St. Ignatius of Loyola includes the meditation on Hell in the first week of the Spiritual Exercises, and for the same reason why our Lady, the master catechist shows the children a glimpse of hell in the third apparition—because it exists, it is true.


Our Lord in the NT spoke about hell many times— as recorded in the Gospels: 15 times hell is referenced in the New Testament; 11 times eternal fire; 30 times in other parts of the New Testament such as the epistles of St. Paul and the acts of the apostles; and it is frequently foretold in the Old Testament especially the wisdom literature.


While Scripture references hell more than it does heaven, it does tell us more about heaven than about hell, and this is how it should be. The travel agent tells you more about the beach resort you are supposed to go to than about the swamp by the side of the highway that you are not supposed to fall into.


Some say, ‘But didn’t Jesus come to speak about mercy and forgiveness?’Indeed he did. But all that makes sense only if there something terrible from which we are mercifully saved; something horrible from which we are mercifully forgiven.


For every parable illustrative of God’s mercy [Prodigal, Lost coin, Lost Sheep] there are three or four others threatening divine retribution: Rich Man with Abundant Crops; Watchful and Neglectful Servants; Barren Fig Tree; Rich Man and Lazarus; The Gold Pieces; The Vine Dressers; The Wheat and the Chaff; The Drag Net; the Unjust Stewart; Unmerciful Servant, The Laborers in the Vineyard; the Two Sons, the Ten Virgins.

B. Even those parables about Mercy pack a punch: for if the Lord is going to doggedly pursue us through all the pains and sufferings of this life, then how many excuses will there be for us on the day we are expected to give a reckoning of our life?


Notice in the NT that Jesus does not begin his public ministry with the announcement of an era of tolerance, but with the word, “Repent”. This is the first and the last order of business: sin, repentance and the remission of sins. All that makes sense only if there is something horrible from which he came to save us.


If there were no hell…


then Scripture and the Church would be lying about what Jesus told us, or if they do not, then Jesus is the one who lies. If there is no hell, the fundamental reason why Christians believe anything—that is, on the authority of Christ, is now gone.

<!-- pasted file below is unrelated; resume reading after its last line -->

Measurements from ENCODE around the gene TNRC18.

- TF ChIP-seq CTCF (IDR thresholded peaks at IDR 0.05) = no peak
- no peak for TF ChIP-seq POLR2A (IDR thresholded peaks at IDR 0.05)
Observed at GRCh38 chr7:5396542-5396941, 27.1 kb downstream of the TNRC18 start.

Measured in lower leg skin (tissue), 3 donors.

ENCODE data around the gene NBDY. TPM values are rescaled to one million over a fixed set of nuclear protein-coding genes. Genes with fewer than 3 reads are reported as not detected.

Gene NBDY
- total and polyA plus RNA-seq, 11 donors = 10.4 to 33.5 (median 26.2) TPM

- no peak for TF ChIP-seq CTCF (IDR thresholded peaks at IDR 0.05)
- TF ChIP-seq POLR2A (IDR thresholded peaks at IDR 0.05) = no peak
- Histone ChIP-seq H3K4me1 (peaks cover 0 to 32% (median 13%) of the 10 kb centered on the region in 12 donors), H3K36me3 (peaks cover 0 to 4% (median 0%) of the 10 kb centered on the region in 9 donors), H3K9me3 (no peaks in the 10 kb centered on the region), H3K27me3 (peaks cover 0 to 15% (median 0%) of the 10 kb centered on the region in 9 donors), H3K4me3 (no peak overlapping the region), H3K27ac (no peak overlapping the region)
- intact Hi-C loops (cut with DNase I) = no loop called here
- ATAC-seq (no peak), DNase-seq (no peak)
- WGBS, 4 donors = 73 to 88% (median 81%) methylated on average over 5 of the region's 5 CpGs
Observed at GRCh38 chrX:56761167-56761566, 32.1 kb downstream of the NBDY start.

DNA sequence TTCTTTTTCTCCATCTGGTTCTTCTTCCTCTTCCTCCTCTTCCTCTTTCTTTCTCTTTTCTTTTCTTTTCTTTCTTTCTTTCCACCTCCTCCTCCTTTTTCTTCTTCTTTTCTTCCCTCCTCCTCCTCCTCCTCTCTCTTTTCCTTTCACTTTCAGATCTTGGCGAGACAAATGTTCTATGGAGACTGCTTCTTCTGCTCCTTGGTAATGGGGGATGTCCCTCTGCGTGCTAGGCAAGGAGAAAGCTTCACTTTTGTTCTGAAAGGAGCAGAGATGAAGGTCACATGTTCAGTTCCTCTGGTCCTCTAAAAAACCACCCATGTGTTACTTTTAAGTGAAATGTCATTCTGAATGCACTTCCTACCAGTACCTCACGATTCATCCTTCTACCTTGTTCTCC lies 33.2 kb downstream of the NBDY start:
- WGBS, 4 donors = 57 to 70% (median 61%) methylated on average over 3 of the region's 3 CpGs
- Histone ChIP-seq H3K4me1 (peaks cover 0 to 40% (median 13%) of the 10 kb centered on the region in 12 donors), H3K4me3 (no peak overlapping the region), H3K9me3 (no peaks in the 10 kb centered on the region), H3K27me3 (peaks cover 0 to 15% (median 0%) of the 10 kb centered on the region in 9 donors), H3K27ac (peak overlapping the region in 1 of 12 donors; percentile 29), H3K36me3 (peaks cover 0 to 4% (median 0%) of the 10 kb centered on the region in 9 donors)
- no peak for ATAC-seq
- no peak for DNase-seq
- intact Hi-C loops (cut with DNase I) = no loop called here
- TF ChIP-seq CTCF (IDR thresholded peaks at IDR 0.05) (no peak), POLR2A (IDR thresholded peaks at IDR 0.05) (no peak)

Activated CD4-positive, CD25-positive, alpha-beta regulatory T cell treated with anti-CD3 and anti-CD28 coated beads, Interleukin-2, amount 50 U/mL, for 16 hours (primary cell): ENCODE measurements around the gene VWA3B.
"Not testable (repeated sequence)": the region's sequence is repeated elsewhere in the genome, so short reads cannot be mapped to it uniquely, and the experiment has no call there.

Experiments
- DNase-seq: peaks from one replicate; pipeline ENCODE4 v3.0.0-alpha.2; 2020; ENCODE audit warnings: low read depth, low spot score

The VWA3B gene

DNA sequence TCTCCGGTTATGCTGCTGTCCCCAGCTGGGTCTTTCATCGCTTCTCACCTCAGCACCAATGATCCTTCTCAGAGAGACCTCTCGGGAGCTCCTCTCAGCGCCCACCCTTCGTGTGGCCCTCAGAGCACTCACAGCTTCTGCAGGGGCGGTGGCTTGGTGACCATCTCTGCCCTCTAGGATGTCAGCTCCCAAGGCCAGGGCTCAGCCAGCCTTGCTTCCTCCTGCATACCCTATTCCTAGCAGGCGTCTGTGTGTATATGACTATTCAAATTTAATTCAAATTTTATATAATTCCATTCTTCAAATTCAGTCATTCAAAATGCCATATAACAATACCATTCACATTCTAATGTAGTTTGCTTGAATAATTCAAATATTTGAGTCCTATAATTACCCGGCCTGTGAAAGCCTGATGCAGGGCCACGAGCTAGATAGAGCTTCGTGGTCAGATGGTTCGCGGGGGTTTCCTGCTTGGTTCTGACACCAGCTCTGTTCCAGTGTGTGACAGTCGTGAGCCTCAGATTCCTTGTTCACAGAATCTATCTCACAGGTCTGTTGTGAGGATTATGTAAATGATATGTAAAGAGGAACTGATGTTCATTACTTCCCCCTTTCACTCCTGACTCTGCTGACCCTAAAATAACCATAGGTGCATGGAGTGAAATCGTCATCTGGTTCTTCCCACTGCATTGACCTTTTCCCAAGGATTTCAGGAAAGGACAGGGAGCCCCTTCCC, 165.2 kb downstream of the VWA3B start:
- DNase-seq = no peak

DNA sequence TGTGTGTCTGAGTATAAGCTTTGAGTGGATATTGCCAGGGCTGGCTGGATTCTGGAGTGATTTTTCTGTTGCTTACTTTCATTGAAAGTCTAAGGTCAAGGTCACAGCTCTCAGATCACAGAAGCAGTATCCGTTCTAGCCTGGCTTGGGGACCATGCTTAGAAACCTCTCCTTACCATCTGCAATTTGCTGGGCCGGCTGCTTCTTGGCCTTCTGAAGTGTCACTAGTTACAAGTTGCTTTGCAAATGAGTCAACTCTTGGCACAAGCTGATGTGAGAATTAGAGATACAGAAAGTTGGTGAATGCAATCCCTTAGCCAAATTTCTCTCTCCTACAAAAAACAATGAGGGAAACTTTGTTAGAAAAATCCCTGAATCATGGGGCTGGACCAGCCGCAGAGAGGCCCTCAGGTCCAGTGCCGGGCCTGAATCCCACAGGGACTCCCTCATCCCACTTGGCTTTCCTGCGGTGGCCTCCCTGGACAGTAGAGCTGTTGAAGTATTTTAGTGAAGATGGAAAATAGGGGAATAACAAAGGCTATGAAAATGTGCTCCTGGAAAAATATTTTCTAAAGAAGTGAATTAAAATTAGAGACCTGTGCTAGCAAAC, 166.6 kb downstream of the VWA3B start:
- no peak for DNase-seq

If there is no hell, then life’s choices would no longer make any difference; the choice of good over evil would make no difference if we all reached the same final end. If there is nothing after death, or if we all go to heaven regardless of what we have done, then what difference does good and evil really have. Moreover the razor-edge drama of life—the struggle between good and evil, the stuff of all real literature—would be gone. Life would be bland and blunted into a flat, meaningless nothing much like the public housing that existed in most parts of eastern Europe during the Communist years—drab, gray and without anything memorable.


The very idea of justice would be irrational; it would have a hollow ring. After having practiced law for a time in a firm that specialized in criminal defense work, it began to sicken how easy it can be to escape justice in this life. In many instances all that is needed is an intelligent, expensive lawyer who can find some procedural technicality to get you off or to postpone. Few people on the streets know that most murders and violent assaults still go unsolved, even with all our electronic surveillance . Not every crime ends like CSI or Blue Bloods.


Hitler shot himself. Goering, Himmler and Goebels swallowed cyanide. Did their fates in any way compare to the miseries inflicted on millions of innocents whom they had stripped, tortured, gased to death, burned or buried in mass graves?